On a completely unrelated note, we had some insanely good food while in Vancouver, but far and away our favorite meal was at the Blue Water Cafe. It was phenomenal from start to finish, and we can’t wait to go back. (I fell in love with a drink here too; they called it “Jacob’s Ladder”, and it was made with ginger-infused Beefeater gin, fresh basil, cucumber lime juice, orgeat and a splash of chartreuse. Deelish.)
I thought for sure that I had linked to this a year and a half ago when it was first making the rounds, but it seems I didn’t. Anyway, while the video is a bit silly, I guarantee it will forever change the way you dry your hands—it’s a simple, but very effective little trick.
The easiest way to show off your best photos. Free. No ads. No clutter.
For whatever reason I’m kind of into this. No comments, followers, or “likes” or “favorites” or any other metric—just your photos on display (and with the “Pro” account you can use a custom domain).
I have a new bona fide addiction: watching 15-second (or less) skateboarding videos on Instagram. The experience is damn near perfect: I’m just scrolling along, checking out my friends’ photos, and then, bam!, a short and sweet video of a trick I’ve never seen before. I kind of can’t get enough of it. If you’re aware of accounts other than those listed below that focus on skateboarding videos, please let me know.
(Somewhat relatedly, I’ve gotten back into Instagram in a pretty big way: follow me there.)
The player here is a Japanese player who goes by “Keroco,” and he or she achieved 40 lines in 19.68 seconds. That’s the first time that someone has broken the 20-second barrier, and it’s astonishing, to say the least. (A few years back, 40 seconds was considered a great time.) Tetris champion Ben Mullen wrote of the feat, “Let me humbly submit that this may be the greatest achievement in the history of gaming. … This won’t make national news. But to be honest, it should.”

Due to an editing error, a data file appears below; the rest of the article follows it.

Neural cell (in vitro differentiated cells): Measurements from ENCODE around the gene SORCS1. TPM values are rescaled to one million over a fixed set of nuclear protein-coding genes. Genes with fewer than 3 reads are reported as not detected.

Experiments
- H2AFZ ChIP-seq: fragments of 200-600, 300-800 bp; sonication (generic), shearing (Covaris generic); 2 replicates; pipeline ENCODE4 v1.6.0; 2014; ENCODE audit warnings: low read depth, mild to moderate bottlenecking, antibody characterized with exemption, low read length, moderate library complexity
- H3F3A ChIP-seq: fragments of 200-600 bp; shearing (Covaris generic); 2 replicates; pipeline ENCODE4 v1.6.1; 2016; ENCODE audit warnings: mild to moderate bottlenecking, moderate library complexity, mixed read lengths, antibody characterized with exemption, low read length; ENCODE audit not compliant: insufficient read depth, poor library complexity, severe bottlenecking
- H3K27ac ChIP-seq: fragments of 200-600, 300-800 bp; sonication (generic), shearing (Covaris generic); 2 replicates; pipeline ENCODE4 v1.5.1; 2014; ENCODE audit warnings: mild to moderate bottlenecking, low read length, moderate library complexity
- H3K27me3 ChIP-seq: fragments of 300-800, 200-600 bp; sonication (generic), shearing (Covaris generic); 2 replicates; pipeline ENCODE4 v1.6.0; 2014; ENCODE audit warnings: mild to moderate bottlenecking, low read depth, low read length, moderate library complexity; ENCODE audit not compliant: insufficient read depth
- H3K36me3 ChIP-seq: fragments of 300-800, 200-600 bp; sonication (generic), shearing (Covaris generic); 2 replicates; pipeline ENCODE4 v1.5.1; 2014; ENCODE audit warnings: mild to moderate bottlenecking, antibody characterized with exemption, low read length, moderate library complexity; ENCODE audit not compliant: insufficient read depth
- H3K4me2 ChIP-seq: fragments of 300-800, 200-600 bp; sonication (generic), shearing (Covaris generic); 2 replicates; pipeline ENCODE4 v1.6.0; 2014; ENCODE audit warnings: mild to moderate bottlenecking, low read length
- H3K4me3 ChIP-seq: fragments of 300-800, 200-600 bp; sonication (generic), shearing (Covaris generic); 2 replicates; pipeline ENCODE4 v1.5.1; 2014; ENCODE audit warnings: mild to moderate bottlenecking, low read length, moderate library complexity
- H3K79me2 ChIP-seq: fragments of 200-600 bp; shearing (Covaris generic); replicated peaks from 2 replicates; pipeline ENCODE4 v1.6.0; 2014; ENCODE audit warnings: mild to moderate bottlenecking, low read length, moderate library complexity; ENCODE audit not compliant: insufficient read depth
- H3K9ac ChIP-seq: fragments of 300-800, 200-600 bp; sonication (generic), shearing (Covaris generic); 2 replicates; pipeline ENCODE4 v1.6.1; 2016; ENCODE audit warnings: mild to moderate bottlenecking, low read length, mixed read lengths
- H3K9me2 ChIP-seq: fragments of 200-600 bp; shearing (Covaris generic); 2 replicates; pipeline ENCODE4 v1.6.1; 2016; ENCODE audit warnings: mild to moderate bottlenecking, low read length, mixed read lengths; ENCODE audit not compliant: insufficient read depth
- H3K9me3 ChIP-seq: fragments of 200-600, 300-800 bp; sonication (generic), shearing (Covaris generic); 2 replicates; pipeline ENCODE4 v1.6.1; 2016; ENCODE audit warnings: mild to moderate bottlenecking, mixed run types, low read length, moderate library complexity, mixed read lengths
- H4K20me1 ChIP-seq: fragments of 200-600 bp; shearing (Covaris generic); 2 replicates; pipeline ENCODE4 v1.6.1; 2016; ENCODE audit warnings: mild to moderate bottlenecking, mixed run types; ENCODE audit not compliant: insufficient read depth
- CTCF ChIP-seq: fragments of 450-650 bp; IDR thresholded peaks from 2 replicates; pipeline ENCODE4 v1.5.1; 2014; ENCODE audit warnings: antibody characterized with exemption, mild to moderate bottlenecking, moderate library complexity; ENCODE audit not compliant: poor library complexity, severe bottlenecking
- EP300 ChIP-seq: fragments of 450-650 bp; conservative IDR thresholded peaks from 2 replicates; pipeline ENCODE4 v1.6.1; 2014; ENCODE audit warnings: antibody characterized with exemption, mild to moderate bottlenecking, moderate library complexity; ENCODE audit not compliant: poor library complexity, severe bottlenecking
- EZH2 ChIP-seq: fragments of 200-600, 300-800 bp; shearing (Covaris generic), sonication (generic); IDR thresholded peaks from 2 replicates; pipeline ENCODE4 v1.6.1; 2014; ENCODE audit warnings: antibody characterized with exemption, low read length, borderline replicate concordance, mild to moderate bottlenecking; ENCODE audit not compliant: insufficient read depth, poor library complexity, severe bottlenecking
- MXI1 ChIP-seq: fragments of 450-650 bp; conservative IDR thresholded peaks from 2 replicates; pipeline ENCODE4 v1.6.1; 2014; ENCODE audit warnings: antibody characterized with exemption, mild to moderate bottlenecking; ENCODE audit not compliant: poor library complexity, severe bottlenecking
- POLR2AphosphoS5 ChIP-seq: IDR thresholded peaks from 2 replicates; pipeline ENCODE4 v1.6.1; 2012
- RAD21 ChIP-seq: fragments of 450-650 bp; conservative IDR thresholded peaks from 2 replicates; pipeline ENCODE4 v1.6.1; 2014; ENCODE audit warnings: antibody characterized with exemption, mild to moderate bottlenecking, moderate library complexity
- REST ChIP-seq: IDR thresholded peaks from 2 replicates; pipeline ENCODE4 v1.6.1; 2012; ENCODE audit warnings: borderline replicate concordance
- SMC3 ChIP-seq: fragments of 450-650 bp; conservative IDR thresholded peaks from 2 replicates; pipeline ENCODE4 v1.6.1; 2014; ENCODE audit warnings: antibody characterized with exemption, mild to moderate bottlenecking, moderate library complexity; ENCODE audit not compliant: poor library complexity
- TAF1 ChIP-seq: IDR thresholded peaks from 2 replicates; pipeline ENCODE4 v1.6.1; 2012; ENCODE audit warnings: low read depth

Based on a couple of conversations I’ve had in the last month, it seems most people think that if a keyboard shortcut is already taken by an application, then you can’t use that shortcut within the application for something other than what the developers originally intended.
This is wrong, and getting around it couldn’t be easier. You just need to assign a new keyboard shortcut to the action that’s currently assigned to the shortcut you want to use for another purpose, and then assign the old keyboard shortcut (i.e., the one you want to repurpose) to the new action you want it to invoke.
To illustrate this, I’ll use an example that comes up over and over again in my day-to-day use, namely
CMD+P. As everyone knows, this is almost universally assigned to print functionality, but seriously, who the fuck prints anything these days? I like to use
CMD+P for “preview”—mainly Markdown previews within whatever writing app I’m currently using.
To do this I simply go to System Preferences > Keyboard > Keyboard Shortcuts > Application Shortcuts, assign “Print” to some nonsensical keyboard shortcut, and then assign
CMD+P to “Preview” (or whatever the particular app calls its preview functionality). (I can’t do this universally across all apps because most of them have a one-off name for their preview stuff, especially if they offer multiple preview options.)
(In many instances, the process actually is easier than I just described—you only have to add the new shortcut in System Preferences > Keyboard > Keyboard Shortcuts > Application Shortcuts, and then the original shortcut gets stripped automatically. Sometimes this works, sometimes it doesn’t; I can’t quite figure out the voodoo, and so I usually just go the two-step route described above.)
Delivered and picked up for $75/month. Wow.
Crowsflight keeps you on track in the direction of your destination, but frees you to discover exciting distractions along the way. It is perfect for wandering around cities, especially without a data connection.